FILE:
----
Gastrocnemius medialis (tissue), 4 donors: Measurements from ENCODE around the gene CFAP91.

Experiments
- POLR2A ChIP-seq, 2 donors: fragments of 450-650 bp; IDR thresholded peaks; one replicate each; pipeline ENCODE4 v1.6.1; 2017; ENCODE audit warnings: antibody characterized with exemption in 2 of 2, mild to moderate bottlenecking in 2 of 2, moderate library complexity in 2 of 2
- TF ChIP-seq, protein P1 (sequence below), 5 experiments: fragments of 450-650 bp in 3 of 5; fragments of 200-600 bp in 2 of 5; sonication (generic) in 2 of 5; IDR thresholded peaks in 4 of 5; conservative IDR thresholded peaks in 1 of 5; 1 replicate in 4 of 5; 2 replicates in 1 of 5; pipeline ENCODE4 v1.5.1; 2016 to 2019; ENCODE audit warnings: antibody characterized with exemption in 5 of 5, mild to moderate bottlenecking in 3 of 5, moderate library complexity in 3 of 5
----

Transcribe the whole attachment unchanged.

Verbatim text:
Gastrocnemius medialis (tissue), 4 donors: Measurements from ENCODE around the gene CFAP91.

Experiments
- POLR2A ChIP-seq, 2 donors: fragments of 450-650 bp; IDR thresholded peaks; one replicate each; pipeline ENCODE4 v1.6.1; 2017; ENCODE audit warnings: antibody characterized with exemption in 2 of 2, mild to moderate bottlenecking in 2 of 2, moderate library complexity in 2 of 2
- TF ChIP-seq, protein P1 (sequence below), 5 experiments: fragments of 450-650 bp in 3 of 5; fragments of 200-600 bp in 2 of 5; sonication (generic) in 2 of 5; IDR thresholded peaks in 4 of 5; conservative IDR thresholded peaks in 1 of 5; 1 replicate in 4 of 5; 2 replicates in 1 of 5; pipeline ENCODE4 v1.5.1; 2016 to 2019; ENCODE audit warnings: antibody characterized with exemption in 5 of 5, mild to moderate bottlenecking in 3 of 5, moderate library complexity in 3 of 5